(N/A)

Publications

  • Morales-Payan, J. P., Rosskopf, E. N., Yandoc, C. B., Semidey, N., Charudattan, R., Stall, W. M., DeValerio, J. T. Pathogens and their potential for biocontrol of nutsedges (Cyperus rotundus L. and C. esculentus L.): An overview with an emphasis on the fungus Dactylaria higginsii. Proceedings International Symposium on Biological Control of Weeds, Sonora, Mexico. 2002. p. 25-31.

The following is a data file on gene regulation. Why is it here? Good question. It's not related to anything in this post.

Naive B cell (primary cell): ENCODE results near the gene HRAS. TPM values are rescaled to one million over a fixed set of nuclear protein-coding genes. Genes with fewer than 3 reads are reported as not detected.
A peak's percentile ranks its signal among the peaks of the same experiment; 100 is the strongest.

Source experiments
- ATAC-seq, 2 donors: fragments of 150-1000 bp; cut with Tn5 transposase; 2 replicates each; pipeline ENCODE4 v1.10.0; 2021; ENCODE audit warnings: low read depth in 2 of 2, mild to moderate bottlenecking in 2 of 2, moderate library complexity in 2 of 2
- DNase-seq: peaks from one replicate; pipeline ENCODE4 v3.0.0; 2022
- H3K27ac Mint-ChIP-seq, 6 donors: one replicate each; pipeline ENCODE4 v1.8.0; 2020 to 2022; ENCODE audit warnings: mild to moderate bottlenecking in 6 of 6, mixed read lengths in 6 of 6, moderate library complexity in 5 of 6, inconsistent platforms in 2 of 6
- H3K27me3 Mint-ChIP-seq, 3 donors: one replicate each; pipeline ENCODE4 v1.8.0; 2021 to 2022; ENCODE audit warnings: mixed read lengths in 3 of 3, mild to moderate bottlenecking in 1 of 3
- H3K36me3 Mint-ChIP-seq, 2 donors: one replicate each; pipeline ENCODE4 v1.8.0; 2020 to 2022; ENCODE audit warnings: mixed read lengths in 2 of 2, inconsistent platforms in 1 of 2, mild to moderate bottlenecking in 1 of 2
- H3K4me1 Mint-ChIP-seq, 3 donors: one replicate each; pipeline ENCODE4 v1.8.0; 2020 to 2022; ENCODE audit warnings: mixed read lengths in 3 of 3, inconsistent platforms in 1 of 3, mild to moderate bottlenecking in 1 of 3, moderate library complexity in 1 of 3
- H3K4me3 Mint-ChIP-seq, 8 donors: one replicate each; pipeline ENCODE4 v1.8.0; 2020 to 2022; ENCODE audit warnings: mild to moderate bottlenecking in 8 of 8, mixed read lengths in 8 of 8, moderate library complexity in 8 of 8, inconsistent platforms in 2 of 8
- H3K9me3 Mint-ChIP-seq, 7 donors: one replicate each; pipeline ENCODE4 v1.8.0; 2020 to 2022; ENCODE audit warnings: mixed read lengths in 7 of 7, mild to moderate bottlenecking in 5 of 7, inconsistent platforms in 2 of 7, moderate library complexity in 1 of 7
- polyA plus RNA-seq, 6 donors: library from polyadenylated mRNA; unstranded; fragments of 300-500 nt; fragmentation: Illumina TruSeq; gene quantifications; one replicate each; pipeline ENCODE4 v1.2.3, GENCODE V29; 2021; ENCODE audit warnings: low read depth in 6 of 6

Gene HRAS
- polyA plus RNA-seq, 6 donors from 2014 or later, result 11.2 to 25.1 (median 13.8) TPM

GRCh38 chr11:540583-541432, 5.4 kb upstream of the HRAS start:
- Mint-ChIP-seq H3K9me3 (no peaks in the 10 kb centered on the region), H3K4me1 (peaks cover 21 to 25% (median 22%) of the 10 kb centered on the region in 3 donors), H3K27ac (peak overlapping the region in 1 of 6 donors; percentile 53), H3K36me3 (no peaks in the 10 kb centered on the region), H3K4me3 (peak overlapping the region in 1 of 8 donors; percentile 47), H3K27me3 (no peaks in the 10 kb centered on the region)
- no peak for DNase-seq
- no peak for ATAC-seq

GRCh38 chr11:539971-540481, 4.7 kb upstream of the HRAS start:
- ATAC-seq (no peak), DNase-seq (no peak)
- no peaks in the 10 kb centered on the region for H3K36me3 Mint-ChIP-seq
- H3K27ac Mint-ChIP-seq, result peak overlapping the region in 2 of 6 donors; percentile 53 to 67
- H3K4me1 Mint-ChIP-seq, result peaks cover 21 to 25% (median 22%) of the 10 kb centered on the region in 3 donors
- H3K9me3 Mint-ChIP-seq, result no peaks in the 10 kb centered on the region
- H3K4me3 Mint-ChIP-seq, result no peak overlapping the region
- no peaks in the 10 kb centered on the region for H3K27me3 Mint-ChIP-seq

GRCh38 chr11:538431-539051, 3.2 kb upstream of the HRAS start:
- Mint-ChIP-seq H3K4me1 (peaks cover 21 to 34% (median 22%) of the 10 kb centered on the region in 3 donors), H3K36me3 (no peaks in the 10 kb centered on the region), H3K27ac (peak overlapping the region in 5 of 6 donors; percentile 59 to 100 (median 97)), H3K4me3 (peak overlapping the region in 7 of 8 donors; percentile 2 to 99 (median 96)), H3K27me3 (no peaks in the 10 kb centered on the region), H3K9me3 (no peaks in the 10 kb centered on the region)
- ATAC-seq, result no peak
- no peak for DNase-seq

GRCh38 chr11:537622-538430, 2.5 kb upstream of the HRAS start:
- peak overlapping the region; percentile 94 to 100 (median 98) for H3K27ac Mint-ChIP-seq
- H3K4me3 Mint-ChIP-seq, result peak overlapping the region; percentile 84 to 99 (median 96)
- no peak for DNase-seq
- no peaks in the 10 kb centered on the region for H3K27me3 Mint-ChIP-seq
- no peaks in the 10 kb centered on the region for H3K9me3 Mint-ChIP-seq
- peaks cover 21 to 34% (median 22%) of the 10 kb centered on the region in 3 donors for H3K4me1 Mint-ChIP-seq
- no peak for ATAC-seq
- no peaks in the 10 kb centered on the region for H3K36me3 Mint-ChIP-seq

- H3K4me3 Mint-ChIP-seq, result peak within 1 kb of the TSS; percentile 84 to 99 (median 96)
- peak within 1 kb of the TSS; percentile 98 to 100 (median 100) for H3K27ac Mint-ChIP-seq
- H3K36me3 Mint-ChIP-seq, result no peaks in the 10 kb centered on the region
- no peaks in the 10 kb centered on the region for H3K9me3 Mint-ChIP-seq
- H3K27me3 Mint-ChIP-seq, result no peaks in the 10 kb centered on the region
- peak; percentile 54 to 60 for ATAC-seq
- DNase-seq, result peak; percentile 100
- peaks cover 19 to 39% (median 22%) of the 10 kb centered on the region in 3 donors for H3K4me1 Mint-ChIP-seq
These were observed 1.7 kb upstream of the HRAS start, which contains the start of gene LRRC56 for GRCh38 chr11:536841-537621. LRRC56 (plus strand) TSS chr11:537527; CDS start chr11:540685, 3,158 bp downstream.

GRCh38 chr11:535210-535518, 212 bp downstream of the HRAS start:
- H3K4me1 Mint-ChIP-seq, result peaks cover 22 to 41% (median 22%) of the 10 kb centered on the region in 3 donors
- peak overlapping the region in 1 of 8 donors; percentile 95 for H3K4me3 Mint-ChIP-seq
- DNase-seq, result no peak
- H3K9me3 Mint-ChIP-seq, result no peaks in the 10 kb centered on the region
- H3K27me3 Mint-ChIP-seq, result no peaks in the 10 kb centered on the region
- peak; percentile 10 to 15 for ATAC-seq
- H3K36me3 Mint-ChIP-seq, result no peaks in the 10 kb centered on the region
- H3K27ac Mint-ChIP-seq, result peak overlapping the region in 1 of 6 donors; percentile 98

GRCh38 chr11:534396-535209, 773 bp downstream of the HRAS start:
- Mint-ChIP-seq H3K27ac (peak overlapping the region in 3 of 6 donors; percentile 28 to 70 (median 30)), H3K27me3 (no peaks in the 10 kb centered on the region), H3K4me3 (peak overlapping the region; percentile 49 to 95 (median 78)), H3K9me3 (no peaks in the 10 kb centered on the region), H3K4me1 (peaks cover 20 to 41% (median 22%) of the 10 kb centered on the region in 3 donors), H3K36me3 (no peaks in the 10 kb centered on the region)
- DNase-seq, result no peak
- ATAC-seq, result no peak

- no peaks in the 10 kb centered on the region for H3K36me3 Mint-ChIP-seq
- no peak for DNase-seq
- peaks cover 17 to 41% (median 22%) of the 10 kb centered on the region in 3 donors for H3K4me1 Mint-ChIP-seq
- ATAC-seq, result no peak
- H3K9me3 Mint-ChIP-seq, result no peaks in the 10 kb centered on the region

• Gilreath, J. P., Mirusso, J. M., Jones, J. P., Rosskopf, E. N., Noling, J. W., Gilreath, P. R. Efficacy of broadcast Telone C-35 in tomato. Proceedings Annual International Research Conference on Methyl Bromide Alternatives and Emissions Reductions. 2002. p. 19-1-2. MBAO.


Progress 10/01/02 to 09/30/03

Outputs